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Hot Wheels ID leaps into new playsets, lowers price

The NFC-infused cars expand their reach with sets for preschoolers and preteens.


Hot Wheels ID cars include an NFC chip and work with smart tracks. Mattel is lowering the price of cars to $5.

Sarah Tew/CNET

Mattel wants all its Hot Wheels to be smart cars in the future. It gave the classic die-cast toys a high-tech boost in 2019 with NFC sensors and smart tracks. The system, called Hot Wheels ID, tracks each car's speed and victories, adding telemetry and real-time feedback to the traditional play.  

In the race to expand Hot Wheels ID for 2020, the company is making these smart cars a little cheaper and compatible with track sets that target preschoolers and preteens. Mattel is debuting the new ways to play this weekend at the New York Toy Fair.

Hot Wheels City Ultimate Garage has a T-Rex chomping through the cars on the racetrack.


For toddlers, there's the big-ticket splurge toy known as Ultimate Garage -- basically the Barbie Dreamhouse for Hot Wheels fans. This $100 set doesn't need high-tech tricks to wow a kid. A robot T. rex chases and chomps at cars racing down a looping track, built around a garage that holds over 100 cars. 

But if parents buy the extra Hot Wheels ID Race Portal starter pack for an additional $35, then the finish line piece can be upgraded to sense which NFC-equipped cars are faster as they cross the finish line. The winning car and speed stats show up on an app screen, presumably on a device used by mom or dad.

For the older crowd, there's Track Builder. It's your classic build-it-yourself stunt kit. Kids create their own challenges, tell the app which design they put together and slap on a smart Portal piece for the finish line. And once again, those NFC-chipped cars can be measured on an app screen as they make it past the orange-track tricks.

Also helping extend ID's reach will be new price points. The Hot Wheels ID cars are now $5 apiece, instead of their original price of $7. 

The full ID Smart Track experience, which came out last year, is the most fun way to play with the NFC-chipped cars, as it unlocks a bunch of challenges and games in the Bluetooth-connected app. The app knows exactly which track pieces are connected when playing -- unlike the other sets that only put the smarts in the finish line Portal piece accessory.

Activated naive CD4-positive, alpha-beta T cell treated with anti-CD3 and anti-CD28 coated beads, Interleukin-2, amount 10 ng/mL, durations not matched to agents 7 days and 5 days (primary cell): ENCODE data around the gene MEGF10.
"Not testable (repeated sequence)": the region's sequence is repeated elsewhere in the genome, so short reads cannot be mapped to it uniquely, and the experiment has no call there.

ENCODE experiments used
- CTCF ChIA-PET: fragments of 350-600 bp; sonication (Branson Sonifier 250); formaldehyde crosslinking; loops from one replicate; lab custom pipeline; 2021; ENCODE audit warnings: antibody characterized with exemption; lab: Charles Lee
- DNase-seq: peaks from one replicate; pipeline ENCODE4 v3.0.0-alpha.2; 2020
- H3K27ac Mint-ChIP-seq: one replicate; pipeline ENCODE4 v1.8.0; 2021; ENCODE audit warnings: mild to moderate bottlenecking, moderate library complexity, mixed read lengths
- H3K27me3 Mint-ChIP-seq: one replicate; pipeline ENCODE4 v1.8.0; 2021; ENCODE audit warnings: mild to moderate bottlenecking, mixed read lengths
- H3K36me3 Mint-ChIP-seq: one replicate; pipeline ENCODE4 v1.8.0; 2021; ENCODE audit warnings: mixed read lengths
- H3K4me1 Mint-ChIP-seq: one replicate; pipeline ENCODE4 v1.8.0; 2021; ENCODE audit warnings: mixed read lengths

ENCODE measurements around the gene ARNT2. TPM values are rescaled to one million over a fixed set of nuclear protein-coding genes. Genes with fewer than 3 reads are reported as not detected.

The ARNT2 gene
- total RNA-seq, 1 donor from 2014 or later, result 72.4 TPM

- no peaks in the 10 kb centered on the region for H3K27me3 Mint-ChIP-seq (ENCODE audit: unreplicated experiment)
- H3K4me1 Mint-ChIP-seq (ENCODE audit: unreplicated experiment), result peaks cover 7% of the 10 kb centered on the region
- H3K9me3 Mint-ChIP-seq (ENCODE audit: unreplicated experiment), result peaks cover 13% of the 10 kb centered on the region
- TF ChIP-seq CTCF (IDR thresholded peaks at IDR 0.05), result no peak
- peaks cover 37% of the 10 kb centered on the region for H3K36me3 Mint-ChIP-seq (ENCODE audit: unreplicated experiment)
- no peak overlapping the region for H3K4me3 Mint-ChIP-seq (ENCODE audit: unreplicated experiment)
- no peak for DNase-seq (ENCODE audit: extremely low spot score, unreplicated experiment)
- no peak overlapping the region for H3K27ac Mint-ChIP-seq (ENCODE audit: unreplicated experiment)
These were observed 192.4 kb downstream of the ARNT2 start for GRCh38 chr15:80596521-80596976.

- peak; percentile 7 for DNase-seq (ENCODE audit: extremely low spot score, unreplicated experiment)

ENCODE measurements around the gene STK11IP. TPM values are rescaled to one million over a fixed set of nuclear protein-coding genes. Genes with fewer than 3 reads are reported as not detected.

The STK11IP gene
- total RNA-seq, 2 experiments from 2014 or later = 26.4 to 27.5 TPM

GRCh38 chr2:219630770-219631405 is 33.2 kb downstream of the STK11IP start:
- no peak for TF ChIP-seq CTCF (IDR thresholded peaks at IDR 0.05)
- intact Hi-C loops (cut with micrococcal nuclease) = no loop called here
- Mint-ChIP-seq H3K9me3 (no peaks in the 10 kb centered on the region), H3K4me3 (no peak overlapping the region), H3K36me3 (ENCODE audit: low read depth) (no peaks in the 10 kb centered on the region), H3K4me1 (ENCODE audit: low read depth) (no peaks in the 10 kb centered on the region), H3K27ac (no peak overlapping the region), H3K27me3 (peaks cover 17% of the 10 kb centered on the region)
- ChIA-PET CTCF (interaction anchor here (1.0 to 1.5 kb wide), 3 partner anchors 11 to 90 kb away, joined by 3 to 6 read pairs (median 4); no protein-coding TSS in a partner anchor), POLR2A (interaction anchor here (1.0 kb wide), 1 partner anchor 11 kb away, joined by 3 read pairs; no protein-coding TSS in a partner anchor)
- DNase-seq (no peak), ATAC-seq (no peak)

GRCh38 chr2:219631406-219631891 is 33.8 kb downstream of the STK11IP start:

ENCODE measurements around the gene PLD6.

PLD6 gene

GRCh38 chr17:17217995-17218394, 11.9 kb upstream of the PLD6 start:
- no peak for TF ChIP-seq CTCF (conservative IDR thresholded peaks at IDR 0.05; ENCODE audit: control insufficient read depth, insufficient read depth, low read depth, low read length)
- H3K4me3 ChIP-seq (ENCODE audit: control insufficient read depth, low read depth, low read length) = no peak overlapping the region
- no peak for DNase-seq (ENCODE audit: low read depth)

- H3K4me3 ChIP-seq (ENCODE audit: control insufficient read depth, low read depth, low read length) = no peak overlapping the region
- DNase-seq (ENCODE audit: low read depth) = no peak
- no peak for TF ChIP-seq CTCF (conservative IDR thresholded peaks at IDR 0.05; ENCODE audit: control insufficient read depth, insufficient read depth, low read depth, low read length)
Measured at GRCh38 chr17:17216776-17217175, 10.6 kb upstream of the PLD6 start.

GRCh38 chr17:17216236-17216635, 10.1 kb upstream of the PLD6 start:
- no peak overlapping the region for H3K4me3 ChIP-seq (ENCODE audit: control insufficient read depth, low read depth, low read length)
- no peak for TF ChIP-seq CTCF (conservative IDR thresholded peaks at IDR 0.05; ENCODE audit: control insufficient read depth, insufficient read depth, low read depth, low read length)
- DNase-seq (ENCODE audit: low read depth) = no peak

In the new Ultimate Garage toy set, a Hot Wheels ID smart portal can be added to the finish line. It tracks race stats on special NFC-chip cars.


But the full Smart Track experience doesn't come cheap. It costs $180 for everything. Mattel is lowering the cost to dive in with a $120 kit that has fewer pieces. (With the idea that you can always buy expansion packs if you want to grow.) 

Mattel is still making plenty of traditional non-smart Hot Wheels cars. The die-cast car is the No. 1 selling toy in the world, with 16.5 Hot Wheels sold every second and over 7 billion cars sold. But the company sees NFC as the future, where smart cars keep records of their performance stats to compare with friends, and every toy has a unique ID.

"We've always seen the endgame will be all Hot Wheels cars will have NFC chips," said Matt Brutocao, senior marketing director at Mattel. 

The Hot Wheels ID Portal can be added to a stunt track of your own creation.


A challenging stunt to pull off

The mixed-play system was a big investment for the company. There were 50 models of smart ID cars made for the summer launch last year. Mattel crafted high-quality app video games to create the mixed-play experience, and the toy went through more testing than any product in Mattel's history. Today's 10-year-olds never knew a world without an iPad, so Mattel's tech infusion is designed to keep that generation engaged and still deliver classic race track play. 

That said, the company faces a challenge in getting parents to invest in a toy that uses an app. Toy industry experts CNET interviewed say they're seeing a general decline of interest in tech toys. 


Hot Wheels ID smart tracks have USB connectors to know which pieces are being connected, and relay the track design to the app.

Sarah Tew/CNET

Jackie Breyer, editorial director of The Toy Insider, says she thinks Mattel did a good job with designing Hot Wheels ID. But she also sees millennial parents steering away from tech in toys to give kids a break from video games and iPad screens.

"My personal stance on tech in toys is that it just doesn't really seem to work and toy manufacturers just keep trying," Breyer said. "But when you give kids Hot Wheels, they're just happy to play with Hot Wheels, to be honest."

Hitting the educational checkpoint 

That said, there's a lot of interest in tech toys that have an educational twist -- something Hot Wheels ID added late last year. Mattel partnered with Swift Playgrounds, Apple's easy-to-learn programming system for kids, which teaches coding for free using the NFC cars and an iPad app.

Juli Lennett, a toy industry analyst with NPD Group, said it can be hard to pinpoint the formula for a successful tech toy. But when it comes to Hot Wheels, it always helps if dad thinks it's cool.

"To find growth in the toy industry, "Lennett said, "sometimes you have to go after different segments of kids and parents."

Now playing: Watch this: Test driving the new Hot Wheels ID smart cars